Abstract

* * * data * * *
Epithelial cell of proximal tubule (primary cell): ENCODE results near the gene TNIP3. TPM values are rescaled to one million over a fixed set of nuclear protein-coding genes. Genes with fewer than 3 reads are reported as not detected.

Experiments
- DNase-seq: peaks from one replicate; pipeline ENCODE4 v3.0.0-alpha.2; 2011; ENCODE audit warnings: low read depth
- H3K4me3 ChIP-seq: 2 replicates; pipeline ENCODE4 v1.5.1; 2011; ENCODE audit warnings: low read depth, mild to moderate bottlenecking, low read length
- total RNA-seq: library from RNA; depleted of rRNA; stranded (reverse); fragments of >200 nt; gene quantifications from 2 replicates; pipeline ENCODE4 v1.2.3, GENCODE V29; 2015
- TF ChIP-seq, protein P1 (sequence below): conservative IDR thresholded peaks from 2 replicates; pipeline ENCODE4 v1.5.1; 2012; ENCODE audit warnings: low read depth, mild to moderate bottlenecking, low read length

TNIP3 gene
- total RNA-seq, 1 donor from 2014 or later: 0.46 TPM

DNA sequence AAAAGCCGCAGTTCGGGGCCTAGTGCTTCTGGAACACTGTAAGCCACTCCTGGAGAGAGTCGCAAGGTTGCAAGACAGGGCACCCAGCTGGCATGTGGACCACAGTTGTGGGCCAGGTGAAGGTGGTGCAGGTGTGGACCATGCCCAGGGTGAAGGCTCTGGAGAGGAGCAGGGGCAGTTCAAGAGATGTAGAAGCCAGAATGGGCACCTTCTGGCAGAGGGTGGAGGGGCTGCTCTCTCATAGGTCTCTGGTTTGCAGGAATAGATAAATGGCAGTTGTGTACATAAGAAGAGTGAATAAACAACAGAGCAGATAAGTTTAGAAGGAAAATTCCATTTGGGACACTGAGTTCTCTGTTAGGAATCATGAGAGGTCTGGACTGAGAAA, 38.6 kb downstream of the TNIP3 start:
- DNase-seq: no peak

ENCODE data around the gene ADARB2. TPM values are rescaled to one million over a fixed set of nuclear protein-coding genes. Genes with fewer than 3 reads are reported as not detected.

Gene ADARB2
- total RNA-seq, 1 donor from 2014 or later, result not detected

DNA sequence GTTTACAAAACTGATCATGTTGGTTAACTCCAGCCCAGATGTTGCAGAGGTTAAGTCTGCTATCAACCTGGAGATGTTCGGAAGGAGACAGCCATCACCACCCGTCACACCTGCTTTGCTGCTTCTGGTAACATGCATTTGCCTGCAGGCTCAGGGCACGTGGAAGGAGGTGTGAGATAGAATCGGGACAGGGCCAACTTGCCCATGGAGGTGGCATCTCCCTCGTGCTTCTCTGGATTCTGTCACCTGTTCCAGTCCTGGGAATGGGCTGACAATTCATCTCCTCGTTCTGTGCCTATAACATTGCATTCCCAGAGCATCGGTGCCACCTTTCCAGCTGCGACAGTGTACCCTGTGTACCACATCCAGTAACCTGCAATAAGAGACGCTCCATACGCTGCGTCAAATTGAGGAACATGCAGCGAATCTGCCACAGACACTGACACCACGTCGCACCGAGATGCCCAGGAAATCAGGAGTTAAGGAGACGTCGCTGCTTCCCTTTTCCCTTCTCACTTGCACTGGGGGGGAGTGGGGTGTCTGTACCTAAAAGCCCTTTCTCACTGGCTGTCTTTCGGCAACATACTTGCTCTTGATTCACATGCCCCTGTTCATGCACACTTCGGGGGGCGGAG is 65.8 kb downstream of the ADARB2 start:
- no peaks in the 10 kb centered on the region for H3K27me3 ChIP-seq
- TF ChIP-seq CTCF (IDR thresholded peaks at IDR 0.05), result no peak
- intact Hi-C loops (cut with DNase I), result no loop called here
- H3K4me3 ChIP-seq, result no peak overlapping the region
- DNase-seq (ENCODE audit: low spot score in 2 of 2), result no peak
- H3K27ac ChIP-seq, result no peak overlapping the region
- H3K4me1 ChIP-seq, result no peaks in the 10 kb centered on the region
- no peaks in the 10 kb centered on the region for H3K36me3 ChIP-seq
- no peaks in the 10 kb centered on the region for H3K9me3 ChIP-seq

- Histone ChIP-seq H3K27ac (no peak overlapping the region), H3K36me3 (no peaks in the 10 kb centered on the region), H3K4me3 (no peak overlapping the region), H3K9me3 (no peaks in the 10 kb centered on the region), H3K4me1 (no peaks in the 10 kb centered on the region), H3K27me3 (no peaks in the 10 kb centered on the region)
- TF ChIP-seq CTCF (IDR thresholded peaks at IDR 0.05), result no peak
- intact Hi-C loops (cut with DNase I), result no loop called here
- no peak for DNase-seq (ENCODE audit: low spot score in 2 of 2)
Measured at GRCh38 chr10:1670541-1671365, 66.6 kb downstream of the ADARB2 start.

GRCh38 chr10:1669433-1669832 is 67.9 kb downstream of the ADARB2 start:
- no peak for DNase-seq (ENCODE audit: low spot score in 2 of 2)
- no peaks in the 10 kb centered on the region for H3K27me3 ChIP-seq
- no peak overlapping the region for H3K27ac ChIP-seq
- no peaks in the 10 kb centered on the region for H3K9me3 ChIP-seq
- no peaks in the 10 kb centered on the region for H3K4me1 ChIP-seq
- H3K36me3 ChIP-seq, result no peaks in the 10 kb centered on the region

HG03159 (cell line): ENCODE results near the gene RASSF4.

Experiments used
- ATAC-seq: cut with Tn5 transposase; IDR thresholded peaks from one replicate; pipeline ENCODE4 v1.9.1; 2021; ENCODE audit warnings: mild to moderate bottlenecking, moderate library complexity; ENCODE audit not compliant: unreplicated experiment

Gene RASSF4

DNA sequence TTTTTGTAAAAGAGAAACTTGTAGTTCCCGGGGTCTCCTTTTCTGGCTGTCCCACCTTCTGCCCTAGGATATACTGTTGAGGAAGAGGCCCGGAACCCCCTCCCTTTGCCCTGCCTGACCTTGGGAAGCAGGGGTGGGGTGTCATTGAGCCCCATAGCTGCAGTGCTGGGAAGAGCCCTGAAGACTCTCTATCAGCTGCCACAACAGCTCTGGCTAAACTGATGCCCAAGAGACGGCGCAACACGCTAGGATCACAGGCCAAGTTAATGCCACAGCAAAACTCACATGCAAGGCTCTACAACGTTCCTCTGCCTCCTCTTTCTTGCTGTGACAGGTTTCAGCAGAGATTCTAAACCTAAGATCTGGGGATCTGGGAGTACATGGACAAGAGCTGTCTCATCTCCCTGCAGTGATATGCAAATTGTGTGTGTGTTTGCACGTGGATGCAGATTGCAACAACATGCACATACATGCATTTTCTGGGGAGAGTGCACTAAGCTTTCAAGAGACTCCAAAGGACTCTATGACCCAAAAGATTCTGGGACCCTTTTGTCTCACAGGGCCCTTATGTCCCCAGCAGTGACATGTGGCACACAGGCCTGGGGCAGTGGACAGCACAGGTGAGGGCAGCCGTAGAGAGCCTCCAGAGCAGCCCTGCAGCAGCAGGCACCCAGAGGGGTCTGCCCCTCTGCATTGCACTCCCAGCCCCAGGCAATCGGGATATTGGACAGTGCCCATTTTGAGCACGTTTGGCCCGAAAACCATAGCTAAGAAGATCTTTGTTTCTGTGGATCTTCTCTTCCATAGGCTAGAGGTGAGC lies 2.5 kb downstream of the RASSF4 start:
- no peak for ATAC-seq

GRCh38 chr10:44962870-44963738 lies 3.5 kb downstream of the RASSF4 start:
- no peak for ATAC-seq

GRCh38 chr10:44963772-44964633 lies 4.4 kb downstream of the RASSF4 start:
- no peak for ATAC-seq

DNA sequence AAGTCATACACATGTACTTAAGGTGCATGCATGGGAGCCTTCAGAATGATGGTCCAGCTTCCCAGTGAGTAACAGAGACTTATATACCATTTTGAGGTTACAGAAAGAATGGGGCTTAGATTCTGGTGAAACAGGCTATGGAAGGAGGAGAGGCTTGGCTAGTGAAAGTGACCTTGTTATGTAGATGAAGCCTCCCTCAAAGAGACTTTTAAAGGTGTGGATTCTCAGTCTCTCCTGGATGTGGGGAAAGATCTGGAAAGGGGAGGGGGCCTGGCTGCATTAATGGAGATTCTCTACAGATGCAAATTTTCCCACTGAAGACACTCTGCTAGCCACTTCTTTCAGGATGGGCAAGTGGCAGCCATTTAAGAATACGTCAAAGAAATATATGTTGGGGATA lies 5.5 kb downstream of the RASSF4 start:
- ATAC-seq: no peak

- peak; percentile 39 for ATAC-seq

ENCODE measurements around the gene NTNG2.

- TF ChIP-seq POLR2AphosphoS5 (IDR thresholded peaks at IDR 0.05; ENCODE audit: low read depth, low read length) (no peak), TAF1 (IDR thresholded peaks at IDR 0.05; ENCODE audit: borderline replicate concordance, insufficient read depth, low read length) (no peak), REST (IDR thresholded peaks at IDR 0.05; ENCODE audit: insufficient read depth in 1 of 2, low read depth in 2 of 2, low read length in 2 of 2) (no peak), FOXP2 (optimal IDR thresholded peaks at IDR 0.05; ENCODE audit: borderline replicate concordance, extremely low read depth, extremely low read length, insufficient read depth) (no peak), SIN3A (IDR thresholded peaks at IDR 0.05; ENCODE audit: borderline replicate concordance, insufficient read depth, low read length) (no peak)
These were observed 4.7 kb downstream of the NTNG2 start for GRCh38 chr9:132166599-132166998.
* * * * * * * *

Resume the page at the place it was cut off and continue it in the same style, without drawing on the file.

Representations of Africa tend to reproduce old stereotypes, adapted to recent trends but ultimately reproducing, even in postcolonial times, a largely negative and monolithic image of a diverse continent. The same can be said of cinema. A more or less consensual approach to "African cinema" associates it with exoticism, making it into a genre easily recognized by Western audiences. It is this idea of a backward, monolithic Africa that the curators of African Screens, Manthia Diawara and Lydie DiakhatĂ­, intended to challenge. The provocative gesture can be found in the choice of the film screened at the inaugural session, Les saignantes, by Jean-Pierre Bekolo. The same applies to Juju Factory, by Balufu Bakupa Kanyinda. Both films question ideas of "authentic" representations of "Africanness," introducing a complex cinematic language that shows how contemporary African film not only is diverse in its tendencies but also relates in diverse ways to different trans/national traditions and models.

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